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Deferred income tax results when temporary differences exist between the total income recorded on a company’s balance sheet and the amount of income that the company must pay taxes on for a particular time period. Including these taxes on accounting statements can help companies account for future taxes that they may owe to government revenue agencies.
Deferred income taxes can be classified as either liabilities or assets. An accounting department may manage deferred tax liabilities and assets in a way that helps maximize a company’s income for accounting purposes. Additionally, an accountant may seek to minimize the company's income for purposes of tax liability in a given fiscal tax year.
Companies document deferred tax liabilities and assets for several reasons. One key reason is to ensure that investors and company officers and directors are educated about future tax implications for the company. In addition, this documentation permits companies to easily report on their deferred income tax liabilities and assets.
A deferred income tax liability account estimates the amount of future taxes that will be assessed on income that has been recognized on a company’s accounting statement but that has not yet been recognized for income tax purposes. In this situation, the income earned on an accounting statement is greater than the company’s taxable income for a fiscal tax year. As a result, the company’s tax expenses usually exceed its taxes payable.
For example, a company may owe $1,000,000 US Dollars (USD) in taxes on income earned. Due to tax regulations, however, the company may only be required to pay $900,000 USD in taxes for the fiscal tax year. The remaining $100,000 USD of income is generally categorized on the company’s books as a deferred income tax liability. Taxes are then paid at a later date.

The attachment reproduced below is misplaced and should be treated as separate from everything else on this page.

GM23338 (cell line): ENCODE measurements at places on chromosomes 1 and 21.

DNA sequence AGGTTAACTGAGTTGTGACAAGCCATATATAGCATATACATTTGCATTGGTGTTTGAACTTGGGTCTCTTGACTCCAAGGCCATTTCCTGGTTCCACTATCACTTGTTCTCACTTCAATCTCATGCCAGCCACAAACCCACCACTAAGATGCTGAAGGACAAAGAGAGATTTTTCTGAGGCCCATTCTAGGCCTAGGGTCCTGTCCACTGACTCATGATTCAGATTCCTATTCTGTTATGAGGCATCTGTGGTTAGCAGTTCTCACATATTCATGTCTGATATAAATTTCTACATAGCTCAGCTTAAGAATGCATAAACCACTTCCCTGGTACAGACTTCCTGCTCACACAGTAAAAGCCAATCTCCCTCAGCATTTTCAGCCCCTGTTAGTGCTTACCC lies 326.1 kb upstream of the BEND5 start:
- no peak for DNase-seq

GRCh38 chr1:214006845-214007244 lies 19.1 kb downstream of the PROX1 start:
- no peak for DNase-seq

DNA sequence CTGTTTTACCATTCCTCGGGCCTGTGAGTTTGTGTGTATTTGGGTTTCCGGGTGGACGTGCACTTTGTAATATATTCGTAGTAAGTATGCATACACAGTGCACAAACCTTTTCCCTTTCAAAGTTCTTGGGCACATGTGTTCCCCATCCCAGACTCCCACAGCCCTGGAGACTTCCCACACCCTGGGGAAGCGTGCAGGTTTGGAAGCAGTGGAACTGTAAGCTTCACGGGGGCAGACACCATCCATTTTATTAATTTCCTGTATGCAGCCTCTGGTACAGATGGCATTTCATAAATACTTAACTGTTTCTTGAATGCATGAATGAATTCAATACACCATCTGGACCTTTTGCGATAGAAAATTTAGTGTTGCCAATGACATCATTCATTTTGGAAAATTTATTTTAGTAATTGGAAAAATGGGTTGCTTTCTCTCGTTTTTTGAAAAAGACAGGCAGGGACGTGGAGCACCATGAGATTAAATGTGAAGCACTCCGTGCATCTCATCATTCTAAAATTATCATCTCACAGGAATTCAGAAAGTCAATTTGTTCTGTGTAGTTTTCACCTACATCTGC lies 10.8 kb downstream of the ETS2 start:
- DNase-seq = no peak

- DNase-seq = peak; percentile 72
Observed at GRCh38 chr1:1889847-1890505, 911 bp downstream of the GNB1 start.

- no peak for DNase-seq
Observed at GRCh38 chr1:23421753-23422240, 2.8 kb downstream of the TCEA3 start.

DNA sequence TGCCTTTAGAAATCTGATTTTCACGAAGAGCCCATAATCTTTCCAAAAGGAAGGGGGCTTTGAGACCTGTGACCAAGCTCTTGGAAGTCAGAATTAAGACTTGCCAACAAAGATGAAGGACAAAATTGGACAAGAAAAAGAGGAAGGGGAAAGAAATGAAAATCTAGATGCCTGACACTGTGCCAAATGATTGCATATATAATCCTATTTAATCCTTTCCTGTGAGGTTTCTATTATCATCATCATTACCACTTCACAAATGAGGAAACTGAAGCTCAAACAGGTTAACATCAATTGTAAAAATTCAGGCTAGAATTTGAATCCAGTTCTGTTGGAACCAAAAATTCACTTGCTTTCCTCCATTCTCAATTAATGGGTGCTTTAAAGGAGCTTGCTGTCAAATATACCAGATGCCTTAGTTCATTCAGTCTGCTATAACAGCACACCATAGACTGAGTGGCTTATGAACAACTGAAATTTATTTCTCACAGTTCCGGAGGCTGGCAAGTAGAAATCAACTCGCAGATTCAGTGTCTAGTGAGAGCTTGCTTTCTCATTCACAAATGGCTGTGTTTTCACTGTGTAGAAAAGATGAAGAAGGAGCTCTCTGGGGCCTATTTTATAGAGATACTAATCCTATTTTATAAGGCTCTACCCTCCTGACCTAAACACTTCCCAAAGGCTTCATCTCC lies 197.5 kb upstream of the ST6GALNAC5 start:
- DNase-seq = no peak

A deferred tax asset may be listed on a company's balance sheet in order to document a situation where the company will likely realize a reduction in future income taxes due to an asset. In order to benefit from a deferred tax asset, a company first deducts the expense on its accounting books. Tax breaks are then provided at a later date.
A company may, for instance, have a deferred tax asset of $10,000 USD listed on its books. If the company earns $50,000 USD in income prior to taxes, the company can deduct the $10,000 USD deferred tax asset from the total taxable income. As a result, the company is only required to pay taxes on the $40,000 USD.
I find this a bit confusing, but I suppose it explains why some companies seem to be worth so much, yet pay way less than you would expect on their taxes. It might also apply to very wealthy individuals, too, if they are involved in some sort of business.
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